Okie Folk Poet [Woody Guthrie] Loved Underdog, Trenton Evening Times newspaper article 27 June 1971

Trenton Evening Times (Trenton, New Jersey), 27 June 1971, page 102

Woody Guthrie wrote more than 1,000 songs, of which more than 400 are preserved in the Library of Congress (and dozens of which populate my iPad). He also wrote an autobiography Bound for Glory(also on my iPad), and has been acknowledged as a major musical influence on such modern-day musicians as Bob Dylan, Pete Seeger, Bruce Springsteen, and dozens of others. His best known musical piece might well be “This Land Is Your Land.”

When he succumbed to his 15-year battle with Huntington’s disease on 3 October 1967, the news of Guthrie’s death was carried from coast-to-coast. This obituary from a 1967 Louisiana newspaper makes note of a fact still true about Woody today: “Many persons heard Guthrie’s songs without ever knowing his name. Among those who have recorded Woody’s songs are Bing Crosby, Harry Belafonte, Frank Sinatra, and Peter, Paul, and Mary.”

Folk-Singer [Woody] Guthrie Dies, Times-Picayune newspaper obituary, 4 October 1967

Times-Picayune (New Orleans, Louisiana), 4 October 1967, page 8

Being a born and raised Clevelander (home of the Rock and Roll Hall of Fame), it was especially nice to read a 1987 news article from my hometown Cleveland newspaper that reported the 1988 Class of inductees for the Rock and Roll Hall of Fame: not only was Woody Guthrie being honored—but also a singer whom he greatly influenced, Bob Dylan.

Lads, Boys, Girls, Bob [Dylan] in Hall, Plain Dealer newspaper article 28 October 1987

Plain Dealer (Cleveland, Ohio), 28 October 1987, page 83

Oh, and just in case you are a fan of the website FindAGrave.com, I’ll let you in on a “secret.” There may be a memorial stone to Woody in his hometown of Okemah, Oklahoma, but Woody’s not there. His ashes were actually spread at Coney Island, New York.

Janis Joplin (1943-1970)

The year was 1970. America was at war; the Vietnam War was raging in its 11th year. The fight over the war raged across our nation’s home front. The divisions that this war caused throughout America were evident in families, public protests, college campuses, and beyond. Rock and roll music was a boiling caldron fueled by many of these divisions (for instance my parents would not allow rock and roll in my house). Into this scene burst some of America’s most noted rock artists.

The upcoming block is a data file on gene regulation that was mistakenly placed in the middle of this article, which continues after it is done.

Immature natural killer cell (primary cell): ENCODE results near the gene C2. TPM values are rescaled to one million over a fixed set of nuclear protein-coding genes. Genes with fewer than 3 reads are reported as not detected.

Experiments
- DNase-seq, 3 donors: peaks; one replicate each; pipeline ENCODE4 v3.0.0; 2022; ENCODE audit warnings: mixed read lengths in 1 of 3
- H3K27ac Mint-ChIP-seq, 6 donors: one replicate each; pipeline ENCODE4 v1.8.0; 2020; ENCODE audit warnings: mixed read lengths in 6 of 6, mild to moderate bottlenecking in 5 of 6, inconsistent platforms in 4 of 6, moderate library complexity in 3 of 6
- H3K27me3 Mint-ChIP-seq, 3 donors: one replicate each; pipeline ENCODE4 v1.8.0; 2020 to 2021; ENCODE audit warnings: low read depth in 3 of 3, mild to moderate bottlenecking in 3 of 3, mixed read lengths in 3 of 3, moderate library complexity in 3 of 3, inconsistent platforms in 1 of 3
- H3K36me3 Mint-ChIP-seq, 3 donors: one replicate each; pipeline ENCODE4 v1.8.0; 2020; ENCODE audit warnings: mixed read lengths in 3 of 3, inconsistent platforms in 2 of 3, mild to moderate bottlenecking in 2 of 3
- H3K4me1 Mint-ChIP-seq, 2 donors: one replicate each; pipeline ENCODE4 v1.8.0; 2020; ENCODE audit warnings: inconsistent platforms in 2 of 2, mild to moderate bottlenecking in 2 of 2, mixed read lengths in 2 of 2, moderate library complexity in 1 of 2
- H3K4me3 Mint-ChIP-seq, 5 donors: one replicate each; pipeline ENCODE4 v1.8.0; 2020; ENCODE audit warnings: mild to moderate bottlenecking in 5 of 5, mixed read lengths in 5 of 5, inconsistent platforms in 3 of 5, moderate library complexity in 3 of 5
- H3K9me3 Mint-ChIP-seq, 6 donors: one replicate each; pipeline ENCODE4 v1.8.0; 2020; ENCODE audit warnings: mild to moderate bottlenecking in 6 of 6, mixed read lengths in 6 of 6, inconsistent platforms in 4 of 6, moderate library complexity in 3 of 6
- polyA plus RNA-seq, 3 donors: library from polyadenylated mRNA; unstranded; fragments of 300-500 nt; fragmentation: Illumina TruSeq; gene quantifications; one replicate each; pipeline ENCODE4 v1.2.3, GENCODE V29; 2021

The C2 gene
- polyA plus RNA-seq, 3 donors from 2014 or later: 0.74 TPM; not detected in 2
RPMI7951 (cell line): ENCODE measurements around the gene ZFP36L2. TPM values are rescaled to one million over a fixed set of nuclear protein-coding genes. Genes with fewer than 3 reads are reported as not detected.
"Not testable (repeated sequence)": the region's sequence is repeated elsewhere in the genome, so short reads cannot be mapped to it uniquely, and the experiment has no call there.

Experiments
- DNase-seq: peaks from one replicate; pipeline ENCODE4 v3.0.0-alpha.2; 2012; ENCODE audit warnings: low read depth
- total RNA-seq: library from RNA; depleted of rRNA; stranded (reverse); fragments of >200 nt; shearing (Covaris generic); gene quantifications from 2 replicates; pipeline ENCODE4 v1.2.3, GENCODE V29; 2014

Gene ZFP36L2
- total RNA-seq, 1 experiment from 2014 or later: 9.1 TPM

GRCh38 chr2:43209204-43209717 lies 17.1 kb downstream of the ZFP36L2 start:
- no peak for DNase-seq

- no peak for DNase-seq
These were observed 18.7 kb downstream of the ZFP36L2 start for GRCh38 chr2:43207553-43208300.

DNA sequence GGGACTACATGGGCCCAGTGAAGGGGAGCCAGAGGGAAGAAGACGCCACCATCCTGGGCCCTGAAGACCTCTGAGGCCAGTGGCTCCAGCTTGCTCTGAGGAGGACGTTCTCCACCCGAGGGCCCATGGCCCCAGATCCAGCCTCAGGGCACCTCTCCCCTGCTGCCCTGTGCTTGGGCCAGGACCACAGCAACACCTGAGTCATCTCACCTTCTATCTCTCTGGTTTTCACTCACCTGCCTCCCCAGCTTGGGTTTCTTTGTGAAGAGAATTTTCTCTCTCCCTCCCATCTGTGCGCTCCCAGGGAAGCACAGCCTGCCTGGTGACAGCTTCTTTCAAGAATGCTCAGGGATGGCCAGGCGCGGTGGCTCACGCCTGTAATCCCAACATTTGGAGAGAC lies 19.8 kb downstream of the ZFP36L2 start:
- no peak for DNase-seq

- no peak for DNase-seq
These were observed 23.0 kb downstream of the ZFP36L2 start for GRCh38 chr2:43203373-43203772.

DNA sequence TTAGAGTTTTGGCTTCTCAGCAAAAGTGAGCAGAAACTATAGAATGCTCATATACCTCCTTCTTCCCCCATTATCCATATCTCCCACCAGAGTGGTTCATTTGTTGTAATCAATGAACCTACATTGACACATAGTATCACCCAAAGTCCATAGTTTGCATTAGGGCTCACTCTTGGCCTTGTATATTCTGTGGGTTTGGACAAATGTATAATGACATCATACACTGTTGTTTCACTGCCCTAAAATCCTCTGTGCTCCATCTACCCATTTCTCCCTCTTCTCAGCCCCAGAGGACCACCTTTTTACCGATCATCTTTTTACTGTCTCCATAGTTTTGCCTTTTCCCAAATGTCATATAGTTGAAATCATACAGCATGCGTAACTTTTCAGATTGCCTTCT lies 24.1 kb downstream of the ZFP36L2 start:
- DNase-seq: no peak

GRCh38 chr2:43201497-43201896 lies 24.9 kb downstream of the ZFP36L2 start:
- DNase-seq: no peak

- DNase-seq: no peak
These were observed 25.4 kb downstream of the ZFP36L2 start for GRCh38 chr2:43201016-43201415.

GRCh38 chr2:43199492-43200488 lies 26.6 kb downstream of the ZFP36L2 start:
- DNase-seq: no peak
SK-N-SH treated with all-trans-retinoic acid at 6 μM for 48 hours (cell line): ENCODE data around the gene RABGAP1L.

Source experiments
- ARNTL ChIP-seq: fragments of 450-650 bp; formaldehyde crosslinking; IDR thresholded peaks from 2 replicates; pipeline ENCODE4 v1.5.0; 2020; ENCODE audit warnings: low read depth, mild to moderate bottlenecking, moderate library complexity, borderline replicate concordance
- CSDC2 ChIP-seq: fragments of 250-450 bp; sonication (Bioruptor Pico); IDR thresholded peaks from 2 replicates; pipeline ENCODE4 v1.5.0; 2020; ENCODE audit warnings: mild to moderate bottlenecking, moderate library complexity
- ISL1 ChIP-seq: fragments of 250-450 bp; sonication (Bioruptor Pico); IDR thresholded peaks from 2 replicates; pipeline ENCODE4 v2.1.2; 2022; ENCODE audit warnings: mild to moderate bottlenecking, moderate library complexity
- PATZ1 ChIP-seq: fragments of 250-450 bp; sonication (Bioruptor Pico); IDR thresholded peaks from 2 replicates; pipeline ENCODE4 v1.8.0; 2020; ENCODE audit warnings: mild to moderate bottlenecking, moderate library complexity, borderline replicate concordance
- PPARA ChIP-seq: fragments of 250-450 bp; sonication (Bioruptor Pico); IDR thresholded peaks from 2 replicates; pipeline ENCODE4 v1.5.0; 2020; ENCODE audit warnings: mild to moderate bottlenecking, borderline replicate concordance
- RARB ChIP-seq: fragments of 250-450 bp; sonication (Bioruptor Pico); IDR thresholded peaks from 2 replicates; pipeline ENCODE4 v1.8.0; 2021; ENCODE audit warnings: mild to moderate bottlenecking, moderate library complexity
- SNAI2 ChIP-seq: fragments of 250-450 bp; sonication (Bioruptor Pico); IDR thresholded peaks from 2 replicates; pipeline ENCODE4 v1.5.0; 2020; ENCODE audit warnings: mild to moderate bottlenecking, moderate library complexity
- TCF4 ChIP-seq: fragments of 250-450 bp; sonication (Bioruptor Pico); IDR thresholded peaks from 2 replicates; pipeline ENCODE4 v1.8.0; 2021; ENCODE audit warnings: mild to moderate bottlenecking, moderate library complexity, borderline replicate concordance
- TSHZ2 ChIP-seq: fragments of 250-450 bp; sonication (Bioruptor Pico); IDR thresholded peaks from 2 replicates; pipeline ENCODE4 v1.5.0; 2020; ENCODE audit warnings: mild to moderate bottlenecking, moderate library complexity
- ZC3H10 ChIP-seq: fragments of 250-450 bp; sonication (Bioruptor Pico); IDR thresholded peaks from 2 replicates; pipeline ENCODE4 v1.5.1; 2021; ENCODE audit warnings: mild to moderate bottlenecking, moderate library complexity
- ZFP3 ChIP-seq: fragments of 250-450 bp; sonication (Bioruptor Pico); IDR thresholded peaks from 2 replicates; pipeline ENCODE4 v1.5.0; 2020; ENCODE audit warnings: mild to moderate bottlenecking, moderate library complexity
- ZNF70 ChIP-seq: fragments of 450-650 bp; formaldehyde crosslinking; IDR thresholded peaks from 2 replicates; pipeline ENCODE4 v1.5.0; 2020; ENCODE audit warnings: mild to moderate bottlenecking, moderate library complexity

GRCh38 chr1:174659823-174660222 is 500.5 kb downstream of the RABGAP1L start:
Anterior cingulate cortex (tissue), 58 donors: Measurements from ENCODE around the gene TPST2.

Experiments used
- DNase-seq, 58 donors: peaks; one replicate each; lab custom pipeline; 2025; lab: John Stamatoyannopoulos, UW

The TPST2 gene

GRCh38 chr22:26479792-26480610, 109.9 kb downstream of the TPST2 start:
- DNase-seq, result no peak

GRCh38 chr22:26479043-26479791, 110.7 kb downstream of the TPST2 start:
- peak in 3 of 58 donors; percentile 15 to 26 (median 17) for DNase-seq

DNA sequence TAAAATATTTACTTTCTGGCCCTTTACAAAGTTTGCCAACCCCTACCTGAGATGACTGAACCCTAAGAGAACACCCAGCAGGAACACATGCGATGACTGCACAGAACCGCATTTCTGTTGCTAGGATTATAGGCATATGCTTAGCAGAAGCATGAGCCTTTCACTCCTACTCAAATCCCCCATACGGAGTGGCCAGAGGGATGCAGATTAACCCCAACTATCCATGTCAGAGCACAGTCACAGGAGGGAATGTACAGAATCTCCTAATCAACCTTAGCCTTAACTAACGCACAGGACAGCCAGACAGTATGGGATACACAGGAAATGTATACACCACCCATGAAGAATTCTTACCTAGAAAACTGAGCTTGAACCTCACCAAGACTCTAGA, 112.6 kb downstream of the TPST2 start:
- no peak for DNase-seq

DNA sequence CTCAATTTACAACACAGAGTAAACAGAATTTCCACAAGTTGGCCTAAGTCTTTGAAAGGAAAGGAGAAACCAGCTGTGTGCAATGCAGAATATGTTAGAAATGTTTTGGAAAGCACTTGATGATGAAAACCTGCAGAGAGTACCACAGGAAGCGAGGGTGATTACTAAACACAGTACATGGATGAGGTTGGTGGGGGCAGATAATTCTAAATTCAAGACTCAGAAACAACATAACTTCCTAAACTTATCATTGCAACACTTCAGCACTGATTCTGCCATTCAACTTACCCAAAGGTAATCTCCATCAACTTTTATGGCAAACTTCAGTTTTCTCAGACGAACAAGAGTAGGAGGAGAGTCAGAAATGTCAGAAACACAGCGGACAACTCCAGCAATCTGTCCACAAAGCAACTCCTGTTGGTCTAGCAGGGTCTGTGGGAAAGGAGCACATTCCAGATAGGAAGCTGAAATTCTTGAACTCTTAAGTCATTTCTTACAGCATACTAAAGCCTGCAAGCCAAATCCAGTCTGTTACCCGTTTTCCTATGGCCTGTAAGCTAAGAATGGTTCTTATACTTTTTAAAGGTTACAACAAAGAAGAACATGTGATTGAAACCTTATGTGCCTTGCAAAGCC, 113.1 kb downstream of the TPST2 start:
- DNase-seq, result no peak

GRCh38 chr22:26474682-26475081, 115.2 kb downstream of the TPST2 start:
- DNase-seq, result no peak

One of these was one of my personal favorites, Janis Joplin. Her name is forever welded to “Mercedes Benz” in my mind, a song she recorded just two days before her untimely death in 1970 at the age of only 27. As you can see it was Page One news in this 1970 article from a Texas newspaper.

Singer Janis Joplin Found Dead in Hotel, Dallas Morning News newspaper obituary 5 October 1970

Dallas Morning News (Dallas, Texas), 5 October 1970, page 1

As you can imagine there followed numerous articles that mourned the loss of this one-of-a-kind singer. Other newspapers seized the occasion to rail away at the excesses of America’s youth.

This 1970 article from a North Carolina newspaper reported that Janis had signed her will only three days before her death, and left half her estate to her parents and one quarter each to her brother and sister.

Janis Joplin Left Estate to Family, Greensboro Daily News newspaper article 22 October 1970

Greensboro Daily News (Greensboro, North Carolina), 22 October 1970, page 11

Janis had a unique voice and style. In this 1969 article from a California newspaper, reporter Carol Olten had this to say about Janis: “Janis Joplin never leaves doubts in anyone’s mind about being THE rock ’n’ roll woman. Any musicians who appear on stage with her have been more or less reduced to mashed potatoes.”

Janis Joplin Here Saturday, San Diego Union newspaper article 28 September 1969

San Diego Union (San Diego, California), 28 September 1969, page 78

Janis was indeed quite the woman of rock and roll. As reported in this 1994 article from an Illinois newspaper, she was posthumously inducted into the Rock and Roll Hall of Fame as part of the 1995 Class of inductees.

[Janis] Joplin, [Frank] Zappa Join Hall of Fame, Register Star newspaper article 17 November 1994

Register Star (Rockford, Illinois), 17 November 1994, page 35

By the way, whenever you are in Cleveland, Ohio, pay a visit to the Rock and Roll Hall of Famewhere you can see some of Janis’s memorabilia and a whole lot more. From personal experience, I suggest you allow at least two days for your visit!

Obituaries provide personal details about someone’s life that we can’t find elsewhere—whether they are our ancestors or famous people we’re interested in. GenealogyBank features two collections of obituaries:

Dig into these obituary archives today and see what you can discover about your family and favorite celebrities!